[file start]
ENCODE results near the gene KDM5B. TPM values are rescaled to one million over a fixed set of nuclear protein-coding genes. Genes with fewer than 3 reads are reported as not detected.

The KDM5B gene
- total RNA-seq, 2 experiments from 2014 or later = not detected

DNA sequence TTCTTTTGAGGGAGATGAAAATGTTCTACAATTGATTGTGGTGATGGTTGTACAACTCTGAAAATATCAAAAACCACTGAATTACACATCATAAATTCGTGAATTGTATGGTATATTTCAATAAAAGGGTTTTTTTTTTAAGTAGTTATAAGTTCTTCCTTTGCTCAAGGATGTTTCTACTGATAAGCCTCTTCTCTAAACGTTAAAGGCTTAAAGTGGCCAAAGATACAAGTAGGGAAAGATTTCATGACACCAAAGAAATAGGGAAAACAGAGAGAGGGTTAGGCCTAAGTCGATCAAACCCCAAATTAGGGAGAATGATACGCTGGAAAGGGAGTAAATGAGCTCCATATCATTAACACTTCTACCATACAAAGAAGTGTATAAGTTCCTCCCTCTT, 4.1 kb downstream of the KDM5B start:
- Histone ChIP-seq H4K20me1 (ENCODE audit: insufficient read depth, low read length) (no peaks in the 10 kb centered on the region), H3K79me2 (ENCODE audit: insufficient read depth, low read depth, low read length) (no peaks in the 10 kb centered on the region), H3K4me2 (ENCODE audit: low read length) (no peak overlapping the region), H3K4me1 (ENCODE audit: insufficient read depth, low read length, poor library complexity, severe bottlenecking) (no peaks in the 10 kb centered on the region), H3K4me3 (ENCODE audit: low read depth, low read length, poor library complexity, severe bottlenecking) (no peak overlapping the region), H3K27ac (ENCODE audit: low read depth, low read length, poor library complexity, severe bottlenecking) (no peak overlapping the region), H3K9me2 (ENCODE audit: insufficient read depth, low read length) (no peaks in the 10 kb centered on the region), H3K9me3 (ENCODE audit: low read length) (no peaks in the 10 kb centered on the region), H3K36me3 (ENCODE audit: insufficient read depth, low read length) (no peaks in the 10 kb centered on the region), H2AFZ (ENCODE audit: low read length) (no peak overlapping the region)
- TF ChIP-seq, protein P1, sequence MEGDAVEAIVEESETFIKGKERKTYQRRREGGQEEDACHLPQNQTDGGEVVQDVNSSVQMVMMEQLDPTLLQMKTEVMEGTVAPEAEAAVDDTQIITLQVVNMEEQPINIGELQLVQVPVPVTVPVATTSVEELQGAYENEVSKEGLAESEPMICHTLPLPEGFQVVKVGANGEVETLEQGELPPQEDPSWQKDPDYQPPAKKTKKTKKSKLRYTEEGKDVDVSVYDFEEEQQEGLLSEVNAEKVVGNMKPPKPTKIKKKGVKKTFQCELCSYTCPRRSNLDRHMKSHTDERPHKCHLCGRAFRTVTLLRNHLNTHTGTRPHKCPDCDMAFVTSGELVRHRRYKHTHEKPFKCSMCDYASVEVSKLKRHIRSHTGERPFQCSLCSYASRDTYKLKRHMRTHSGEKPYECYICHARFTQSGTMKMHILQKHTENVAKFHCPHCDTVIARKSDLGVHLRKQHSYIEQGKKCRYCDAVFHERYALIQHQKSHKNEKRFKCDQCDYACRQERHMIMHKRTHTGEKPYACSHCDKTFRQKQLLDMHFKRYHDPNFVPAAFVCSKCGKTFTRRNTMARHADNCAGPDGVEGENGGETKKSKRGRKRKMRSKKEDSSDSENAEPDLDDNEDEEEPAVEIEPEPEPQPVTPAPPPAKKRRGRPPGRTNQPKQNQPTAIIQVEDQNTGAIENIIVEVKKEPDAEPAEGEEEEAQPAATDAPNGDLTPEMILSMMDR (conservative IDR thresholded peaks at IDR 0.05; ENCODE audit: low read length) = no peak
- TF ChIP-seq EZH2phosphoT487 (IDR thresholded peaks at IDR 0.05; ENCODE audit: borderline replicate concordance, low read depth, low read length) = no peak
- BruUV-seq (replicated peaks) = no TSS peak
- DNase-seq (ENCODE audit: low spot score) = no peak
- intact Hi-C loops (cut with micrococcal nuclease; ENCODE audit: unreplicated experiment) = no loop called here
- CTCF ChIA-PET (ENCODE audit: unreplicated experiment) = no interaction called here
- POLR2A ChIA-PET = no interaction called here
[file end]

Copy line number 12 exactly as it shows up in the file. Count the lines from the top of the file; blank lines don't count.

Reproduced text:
- POLR2A ChIA-PET = no interaction called here